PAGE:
REUTERS - Indian markets fell after a six-week rally with sentiments affected over fears that a rise in oil prices may negatively affect India’s terms-of-trade, weaken growth and add to pressure over meeting the fiscal deficit target.
Fears of a surge in inflation and corporate margins getting dented due to a rise in crude-based input costs also weighed on the markets.
Markets did not react even after the Goods and Services Tax (GST) Council reduced the number of items in the topmost tax bracket of 28 percent.
For the week, the Nifty ended at 10,321 down 1.25 percent with the Bank Nifty relatively outperforming and ending down 0.59 percent.
The rupee ended at a one-month low at 65.16 against the dollar on selling by banks amid oil importers’ demand and FII outflows from equities.
However, the dollar remained subdued against major peers due to a possible delay in the U.S. tax overhaul process till next year.
Oil prices hovered near two-year highs bolstered by geopolitical risks in the Middle East. Concerns grew on political instability in the Middle East as Saudi Arabia warned its citizens not to travel to Lebanon and urged the international community to impose fresh sanctions on Iran, another major oil producer.
Further, Saudi Arabia’s crown prince cemented his power through an anti-corruption purge that included high profile arrests of royals, ministers and prominent investors.
Venezuela is on the brink of bankruptcy but seems to have got temporary relief with Russia agreeing to restructure the debt it owes to Moscow.
However, this could have repercussions on the global economy. Venezuela also owes ONGC about $540 million.
With the expected fallout of these geopolitical developments, there was a view that the Indian government may likely miss its FY18 fiscal deficit target of 3.2 percent of GDP due to shortfall in non-tax revenues and that rising crude oil prices will affect its fiscal deficit, inflation and current account dynamics.
It would be difficult for the government to reduce expenditure in order to keep the fiscal deficit on target as it will hurt India’s GDP growth, which fell to a four-year low of 5.7 percent in the first quarter of FY18.
In an effort to rationalise taxes, the GST Council decided to cut rates on 211 items across all tax slabs. With the pruning of items in the highest tax bracket to less than one-fourth, the government sees a revenue loss of 200 billion rupees ($3 billion).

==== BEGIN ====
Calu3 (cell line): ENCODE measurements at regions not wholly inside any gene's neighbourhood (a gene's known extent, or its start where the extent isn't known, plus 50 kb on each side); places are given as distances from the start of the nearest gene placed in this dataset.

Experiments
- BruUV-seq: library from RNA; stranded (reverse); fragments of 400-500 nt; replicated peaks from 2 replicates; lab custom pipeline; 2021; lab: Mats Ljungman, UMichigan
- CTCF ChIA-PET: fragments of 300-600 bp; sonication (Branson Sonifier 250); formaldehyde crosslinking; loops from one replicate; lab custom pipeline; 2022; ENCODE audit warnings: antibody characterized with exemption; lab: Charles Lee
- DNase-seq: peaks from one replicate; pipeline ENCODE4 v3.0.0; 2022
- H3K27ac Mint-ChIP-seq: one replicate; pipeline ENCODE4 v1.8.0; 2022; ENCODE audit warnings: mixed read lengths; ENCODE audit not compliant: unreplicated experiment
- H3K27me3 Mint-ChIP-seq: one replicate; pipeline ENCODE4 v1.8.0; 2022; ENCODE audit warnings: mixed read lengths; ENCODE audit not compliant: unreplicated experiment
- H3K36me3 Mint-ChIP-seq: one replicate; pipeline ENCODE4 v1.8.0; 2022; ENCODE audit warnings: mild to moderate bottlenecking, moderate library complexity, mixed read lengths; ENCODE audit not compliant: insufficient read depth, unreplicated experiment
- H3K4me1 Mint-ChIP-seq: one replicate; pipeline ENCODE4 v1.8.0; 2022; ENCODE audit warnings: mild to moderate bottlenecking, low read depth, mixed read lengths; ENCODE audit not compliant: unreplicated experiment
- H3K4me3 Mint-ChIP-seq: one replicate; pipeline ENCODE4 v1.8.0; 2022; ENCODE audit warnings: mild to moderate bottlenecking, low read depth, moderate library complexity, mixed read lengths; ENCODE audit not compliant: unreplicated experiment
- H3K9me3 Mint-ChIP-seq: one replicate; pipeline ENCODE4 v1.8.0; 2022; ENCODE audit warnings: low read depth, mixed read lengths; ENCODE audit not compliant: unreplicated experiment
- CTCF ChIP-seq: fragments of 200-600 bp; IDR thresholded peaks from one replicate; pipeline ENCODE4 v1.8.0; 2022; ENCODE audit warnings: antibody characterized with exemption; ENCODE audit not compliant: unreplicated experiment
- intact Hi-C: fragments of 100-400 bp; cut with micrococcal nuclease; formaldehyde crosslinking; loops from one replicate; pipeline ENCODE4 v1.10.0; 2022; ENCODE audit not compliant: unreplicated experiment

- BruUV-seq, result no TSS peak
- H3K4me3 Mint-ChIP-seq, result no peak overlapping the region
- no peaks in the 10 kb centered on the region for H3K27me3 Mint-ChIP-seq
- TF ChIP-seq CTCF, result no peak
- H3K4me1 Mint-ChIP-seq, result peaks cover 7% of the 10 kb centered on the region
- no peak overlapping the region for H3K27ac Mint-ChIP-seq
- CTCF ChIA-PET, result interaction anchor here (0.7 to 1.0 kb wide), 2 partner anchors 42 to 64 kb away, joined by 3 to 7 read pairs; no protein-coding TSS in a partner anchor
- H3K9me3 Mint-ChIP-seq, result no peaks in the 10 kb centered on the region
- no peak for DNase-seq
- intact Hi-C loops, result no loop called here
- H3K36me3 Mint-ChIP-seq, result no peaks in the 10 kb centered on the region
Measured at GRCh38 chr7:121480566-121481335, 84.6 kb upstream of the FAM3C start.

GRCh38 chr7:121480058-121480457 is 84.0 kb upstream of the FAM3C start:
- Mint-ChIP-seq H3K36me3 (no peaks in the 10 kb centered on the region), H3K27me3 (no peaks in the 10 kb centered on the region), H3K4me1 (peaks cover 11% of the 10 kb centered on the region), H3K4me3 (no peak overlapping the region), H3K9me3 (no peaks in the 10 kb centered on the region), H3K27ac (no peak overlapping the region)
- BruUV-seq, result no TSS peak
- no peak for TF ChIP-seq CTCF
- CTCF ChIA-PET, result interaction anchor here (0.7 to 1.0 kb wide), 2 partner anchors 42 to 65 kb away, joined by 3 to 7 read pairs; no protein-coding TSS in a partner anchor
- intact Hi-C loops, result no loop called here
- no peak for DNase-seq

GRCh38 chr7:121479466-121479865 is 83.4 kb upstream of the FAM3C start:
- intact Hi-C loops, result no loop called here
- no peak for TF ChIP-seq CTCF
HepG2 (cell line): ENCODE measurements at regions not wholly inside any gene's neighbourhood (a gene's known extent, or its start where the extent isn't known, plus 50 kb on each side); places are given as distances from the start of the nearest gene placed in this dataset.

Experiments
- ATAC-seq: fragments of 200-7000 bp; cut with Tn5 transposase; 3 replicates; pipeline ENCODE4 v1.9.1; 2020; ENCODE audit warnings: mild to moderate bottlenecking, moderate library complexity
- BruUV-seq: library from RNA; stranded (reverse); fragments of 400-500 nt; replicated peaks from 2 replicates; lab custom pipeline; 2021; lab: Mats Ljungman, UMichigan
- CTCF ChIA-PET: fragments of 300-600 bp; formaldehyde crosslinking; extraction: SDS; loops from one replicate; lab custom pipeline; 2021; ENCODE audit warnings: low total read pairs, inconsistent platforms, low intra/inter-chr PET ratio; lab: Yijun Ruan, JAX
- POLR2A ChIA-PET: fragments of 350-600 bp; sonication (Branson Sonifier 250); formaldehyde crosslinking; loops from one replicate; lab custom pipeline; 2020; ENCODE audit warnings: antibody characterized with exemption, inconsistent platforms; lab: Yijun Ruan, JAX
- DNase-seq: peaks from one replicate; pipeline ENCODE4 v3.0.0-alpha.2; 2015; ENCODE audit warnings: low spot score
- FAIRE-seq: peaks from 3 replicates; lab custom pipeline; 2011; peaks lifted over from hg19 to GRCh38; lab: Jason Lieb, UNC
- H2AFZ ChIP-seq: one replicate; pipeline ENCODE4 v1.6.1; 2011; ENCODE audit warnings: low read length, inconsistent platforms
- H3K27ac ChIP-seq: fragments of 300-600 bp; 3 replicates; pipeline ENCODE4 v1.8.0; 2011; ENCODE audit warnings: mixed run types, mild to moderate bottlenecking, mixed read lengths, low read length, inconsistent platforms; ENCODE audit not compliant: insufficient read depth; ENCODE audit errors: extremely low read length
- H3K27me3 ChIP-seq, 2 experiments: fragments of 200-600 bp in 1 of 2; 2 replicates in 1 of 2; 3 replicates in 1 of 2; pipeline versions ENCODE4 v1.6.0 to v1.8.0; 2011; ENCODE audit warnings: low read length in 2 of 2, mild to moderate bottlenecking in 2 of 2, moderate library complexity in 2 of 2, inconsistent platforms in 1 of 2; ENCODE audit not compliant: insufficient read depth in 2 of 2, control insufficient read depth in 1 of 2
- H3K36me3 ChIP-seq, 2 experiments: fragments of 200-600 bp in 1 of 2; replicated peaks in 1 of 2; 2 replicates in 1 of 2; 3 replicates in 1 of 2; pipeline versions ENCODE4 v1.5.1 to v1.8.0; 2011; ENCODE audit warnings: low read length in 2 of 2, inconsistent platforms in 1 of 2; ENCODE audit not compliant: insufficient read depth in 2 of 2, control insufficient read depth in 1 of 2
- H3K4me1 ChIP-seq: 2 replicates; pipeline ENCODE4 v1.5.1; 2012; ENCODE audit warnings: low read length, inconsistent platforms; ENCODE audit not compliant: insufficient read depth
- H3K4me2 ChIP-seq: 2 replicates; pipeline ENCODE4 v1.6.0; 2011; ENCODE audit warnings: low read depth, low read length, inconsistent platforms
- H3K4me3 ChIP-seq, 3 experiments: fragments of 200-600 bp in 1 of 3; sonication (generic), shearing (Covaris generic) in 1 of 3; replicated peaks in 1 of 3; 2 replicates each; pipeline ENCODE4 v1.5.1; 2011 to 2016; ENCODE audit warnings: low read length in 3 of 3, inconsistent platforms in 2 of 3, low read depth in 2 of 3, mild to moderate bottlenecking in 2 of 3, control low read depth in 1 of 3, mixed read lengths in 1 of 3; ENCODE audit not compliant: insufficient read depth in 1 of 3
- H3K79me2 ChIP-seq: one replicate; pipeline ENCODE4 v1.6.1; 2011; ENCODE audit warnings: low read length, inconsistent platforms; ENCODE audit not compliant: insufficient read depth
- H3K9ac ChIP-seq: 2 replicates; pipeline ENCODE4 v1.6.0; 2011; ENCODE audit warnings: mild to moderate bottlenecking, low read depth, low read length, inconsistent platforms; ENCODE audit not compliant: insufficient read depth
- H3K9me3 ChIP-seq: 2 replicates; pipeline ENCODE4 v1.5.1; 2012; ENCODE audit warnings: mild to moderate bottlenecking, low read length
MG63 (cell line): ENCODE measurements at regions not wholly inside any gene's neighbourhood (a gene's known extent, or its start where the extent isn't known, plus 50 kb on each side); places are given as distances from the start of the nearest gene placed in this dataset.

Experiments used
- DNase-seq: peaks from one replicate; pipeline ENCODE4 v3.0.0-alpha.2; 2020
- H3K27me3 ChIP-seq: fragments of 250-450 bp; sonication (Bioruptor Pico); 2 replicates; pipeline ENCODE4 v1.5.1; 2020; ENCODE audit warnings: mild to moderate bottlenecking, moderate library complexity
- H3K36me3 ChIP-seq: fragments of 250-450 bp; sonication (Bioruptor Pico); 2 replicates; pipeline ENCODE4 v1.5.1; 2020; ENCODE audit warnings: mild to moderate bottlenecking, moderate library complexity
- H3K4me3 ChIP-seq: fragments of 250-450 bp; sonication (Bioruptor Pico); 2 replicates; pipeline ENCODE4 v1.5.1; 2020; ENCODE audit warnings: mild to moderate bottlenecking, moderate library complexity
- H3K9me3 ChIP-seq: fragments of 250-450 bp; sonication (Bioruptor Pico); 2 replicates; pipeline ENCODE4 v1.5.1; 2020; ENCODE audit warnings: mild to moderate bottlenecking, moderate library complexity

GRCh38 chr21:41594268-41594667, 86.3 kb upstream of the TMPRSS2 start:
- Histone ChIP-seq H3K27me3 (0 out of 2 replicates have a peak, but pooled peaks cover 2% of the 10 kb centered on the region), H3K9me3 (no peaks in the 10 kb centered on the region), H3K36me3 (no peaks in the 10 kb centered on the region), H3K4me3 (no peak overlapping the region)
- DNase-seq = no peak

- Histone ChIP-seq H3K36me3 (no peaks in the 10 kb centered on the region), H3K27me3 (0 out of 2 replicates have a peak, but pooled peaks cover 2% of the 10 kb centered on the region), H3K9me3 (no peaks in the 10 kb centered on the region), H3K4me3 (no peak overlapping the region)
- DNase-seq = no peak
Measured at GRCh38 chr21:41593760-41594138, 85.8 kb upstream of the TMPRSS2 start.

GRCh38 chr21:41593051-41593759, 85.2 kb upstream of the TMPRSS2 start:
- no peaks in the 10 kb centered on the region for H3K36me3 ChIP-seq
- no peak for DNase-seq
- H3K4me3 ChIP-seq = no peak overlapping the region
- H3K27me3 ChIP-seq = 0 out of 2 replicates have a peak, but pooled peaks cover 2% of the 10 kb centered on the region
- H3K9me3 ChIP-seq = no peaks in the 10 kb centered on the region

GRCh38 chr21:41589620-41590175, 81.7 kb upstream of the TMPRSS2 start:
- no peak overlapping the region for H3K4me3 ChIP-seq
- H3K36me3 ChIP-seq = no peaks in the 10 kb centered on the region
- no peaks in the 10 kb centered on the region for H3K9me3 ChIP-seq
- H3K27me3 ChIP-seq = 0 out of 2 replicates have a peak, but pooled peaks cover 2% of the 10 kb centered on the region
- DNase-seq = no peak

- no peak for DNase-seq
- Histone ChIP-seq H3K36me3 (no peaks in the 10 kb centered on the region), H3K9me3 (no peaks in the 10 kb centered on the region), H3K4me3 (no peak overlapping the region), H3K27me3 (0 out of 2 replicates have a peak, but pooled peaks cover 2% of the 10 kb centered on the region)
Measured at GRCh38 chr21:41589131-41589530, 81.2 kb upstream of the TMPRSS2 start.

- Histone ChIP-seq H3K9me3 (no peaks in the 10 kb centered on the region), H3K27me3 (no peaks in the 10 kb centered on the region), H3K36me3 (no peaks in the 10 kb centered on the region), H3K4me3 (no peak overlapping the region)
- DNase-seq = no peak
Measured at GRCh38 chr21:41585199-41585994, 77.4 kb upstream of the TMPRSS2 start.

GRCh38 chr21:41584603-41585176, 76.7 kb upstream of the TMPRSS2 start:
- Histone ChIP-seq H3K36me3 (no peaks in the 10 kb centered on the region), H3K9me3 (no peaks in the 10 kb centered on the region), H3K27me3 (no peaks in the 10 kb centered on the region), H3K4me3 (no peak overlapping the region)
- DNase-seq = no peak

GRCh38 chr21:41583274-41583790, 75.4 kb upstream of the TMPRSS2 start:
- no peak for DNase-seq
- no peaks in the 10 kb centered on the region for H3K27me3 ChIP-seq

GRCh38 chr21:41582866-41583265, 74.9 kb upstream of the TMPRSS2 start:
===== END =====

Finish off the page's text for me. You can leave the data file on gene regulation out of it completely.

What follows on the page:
The major beneficiaries of these rate changes are FMCG firms such as HUL, Jyothy Labs, Glaxo Consumer, Nestle, Emami and Gillette.
On the stock-specific front, Lupin received a warning letter from the U.S. FDA for its Goa and Indore plants that comprise 70 percent of its U.S. sales. The company has 150 abbreviated new drug applications (ANDAs) pending approval, of which 50 are from the affected sites. The stock reacted severely as it fell the most in six years.
Moody’s revised its rating of three PSU banks -- Bank of India, Union Bank of India and Oriental Bank of Commerce -- to ‘stable’ from ‘negative’ on the government’s recapitalisation plan.
The revision in the outlooks reflects Moody’s view that the government’s capital infusion plan alleviates some of the downside risks to their baseline credit assessments and ratings.
It also revised Tata Steel’s rating outlook to ‘stable’ from ‘negative’ on expectations that the benign operating environment and recovery in the financial performance of its UK holding company will continue over a longer term.
Paper stocks were in demand during the week after media reports said the government initiated an anti-dumping probe against cheap paper imports from three nations.
Among companies declaring their earnings, HPCL, BHEL and Ashok Leyland were below estimates. While SBI, Tata Motors, Cipla, Bharat Forge, Amara Raja and Pidilite announced better-than-expected numbers.
On the global front, after the introduction of a new tax plan by the U.S. House of Representatives in the previous week, doubts were cast over the nature and timeline of tax reform which weighed on the dollar and equity markets.
This is because the Senate introduced its own tax bill that diverged considerably from the House plan. Senators argued for pushing major corporate tax cuts to 2019 instead of the House’s 2018 timeline.
For the coming week, some key corporates declaring their numbers include Coal India, L&T, Adani Ports, Gail, Sun Pharma, Eicher Motors and NTPC.
On the macro data front, Indian markets will look forward to CPI data which will be announced on Monday, followed by WPI data the next day.
Globally, China will release IIP data for October on Tuesday. Japan will announce third-quarter GDP data on Wednesday.
Markets are again showing signs of weakness. In addition to North Korea, there are now concerns over developments in Saudi Arabia.
The Gujarat election is not expected to be a cakewalk for the ruling Bharatiya Janata Party and the looming threat of higher crude prices, a weaker rupee and subsequent effect on the economy will continue to exert pressure despite liquidity flows. The Nifty 10,000 remains an important level to watch for in this correction.
Ambareesh Baliga has about 25 years of experience in the stock market and has worked with Karvy and Kotak groups in the past. He is a regular market commentator on various business channels. He is a commerce graduate from Calcutta University and a qualified cost accountant.